The border areas where al-Qaida militants are battling Pakistan army troops have long been lawless regions where the central government has no control. In moving troops into the region, the Pakistan government is breaking a mutual understanding with the fiercely independent tribesmen who live there.
If there are any places on earth where the term "wild west" still applies, Pakistan's tribal areas qualify.
Nestled along the Pakistan side of the border with Afghanistan, seven territories - called "tribal agencies" by the government - are home to fiercely independent tribesmen who recognize no law but their own tribal code. Trading in guns and drugs is commonplace. And terrorists can find a safe haven.
But analysts like Stephen Cohen, a senior fellow of the Brookings Institution, say that is changing as tribal autonomy is breaking down under the pressure of the war on terrorism. "These events have triggered a debate in Pakistan about the isolation the tribals have had over the years. And many Pakistanis are now arguing that it's an anachronism to have a part of a country which is basically autonomous and without any law or order," he says.
Tribal peoples are scattered on both sides of the rugged, porous 2,400 kilometer-long Afghanistan-Pakistan border. To the estimated six million people, mostly ethnic Pashtuns, who inhabit the tribal agencies, the border is meaningless.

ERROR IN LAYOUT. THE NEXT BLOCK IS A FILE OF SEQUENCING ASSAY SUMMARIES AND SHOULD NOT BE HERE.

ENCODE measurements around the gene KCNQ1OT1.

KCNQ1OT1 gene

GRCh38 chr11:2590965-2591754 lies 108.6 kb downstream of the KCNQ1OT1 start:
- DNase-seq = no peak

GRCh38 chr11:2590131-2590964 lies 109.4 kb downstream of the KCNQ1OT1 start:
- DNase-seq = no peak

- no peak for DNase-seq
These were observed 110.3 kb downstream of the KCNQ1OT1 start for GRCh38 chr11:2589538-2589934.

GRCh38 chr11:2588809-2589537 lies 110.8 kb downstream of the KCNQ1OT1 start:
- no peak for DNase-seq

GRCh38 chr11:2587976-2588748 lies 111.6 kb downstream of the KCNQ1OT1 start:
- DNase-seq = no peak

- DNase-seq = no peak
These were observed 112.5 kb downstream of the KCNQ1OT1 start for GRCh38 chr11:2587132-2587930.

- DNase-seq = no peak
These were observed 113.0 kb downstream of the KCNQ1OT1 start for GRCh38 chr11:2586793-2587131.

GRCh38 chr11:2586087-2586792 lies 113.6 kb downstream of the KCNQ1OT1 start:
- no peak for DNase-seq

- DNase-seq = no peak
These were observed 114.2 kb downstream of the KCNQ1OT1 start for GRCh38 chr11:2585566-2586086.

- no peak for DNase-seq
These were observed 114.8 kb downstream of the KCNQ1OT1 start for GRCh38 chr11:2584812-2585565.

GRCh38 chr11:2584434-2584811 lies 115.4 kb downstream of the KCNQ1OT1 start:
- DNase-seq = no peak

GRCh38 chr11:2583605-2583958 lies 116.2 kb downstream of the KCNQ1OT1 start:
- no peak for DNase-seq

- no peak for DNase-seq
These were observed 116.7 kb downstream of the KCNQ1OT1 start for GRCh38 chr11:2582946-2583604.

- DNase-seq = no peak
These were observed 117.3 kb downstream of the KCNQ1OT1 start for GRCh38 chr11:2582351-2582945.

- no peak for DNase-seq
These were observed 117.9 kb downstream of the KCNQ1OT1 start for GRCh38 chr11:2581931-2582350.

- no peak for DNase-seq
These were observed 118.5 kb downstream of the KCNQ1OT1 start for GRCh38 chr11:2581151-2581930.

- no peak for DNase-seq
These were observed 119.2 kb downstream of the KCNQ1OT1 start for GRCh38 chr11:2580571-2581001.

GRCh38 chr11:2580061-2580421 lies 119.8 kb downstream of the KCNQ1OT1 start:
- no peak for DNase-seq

The tribal areas were carved out during the British occupation of the Indian subcontinent. After two wars failed to subdue the tribesmen, British colonial authorities gave them great autonomy in return for safe passage through strategic roads like the Khyber Pass. The arrangement continued after the creation of modern Pakistan in 1947. To this day, Pakistani law has no sway in tribal areas, and wandering off the main road in Khyber Pass can prove disastrous for an outsider.
Mr. Cohen says Pakistan's military ruler, President Pervez Musharraf, has decided that the tribal areas' reputation as a terrorist safe haven is an embarrassment to Pakistan and a threat to the relationship between Washington and Islamabad. "Their calculation is even though they may take some casualties, the relationship in terms of the United States is very important. And also in terms of establishing Pakistan's sovereignty over some of these regions is important, because these are areas that are not simply hard to get into, but they've housed some of the world's most notorious terrorists. And this has given Pakistan a very bad reputation," he says.
The tribesmen have paid a price for their relative autonomy. Even in impoverished Pakistan, the tribal areas lag far behind the rest of the country in basic amenities such as schools and clean water.
Kathy Gannon, Associated Press Bureau Chief in Pakistan and a visiting fellow at the Council on Foreign Relations, says the Musharraf government has begun building schools, roads, and clinics in tribal areas to try to exert more control. But, she says, the government must tread carefully and assure the tribes that the government wants to work with them, not dominate them. "If you try to co-opt them, they will also be a good partner. But you have to really get in there and co-opt them. You can't force them. The moment you try to force the Pashtuns, they will resist. And they will say, fine, you want us to be your enemy, we're your enemy. And then you've got a real problem on your hands," she says.
What the government wants to avoid, say analysts, is any fanning of the fires of Pashtun nationalism - calls for an independent state of "Pashtunistan."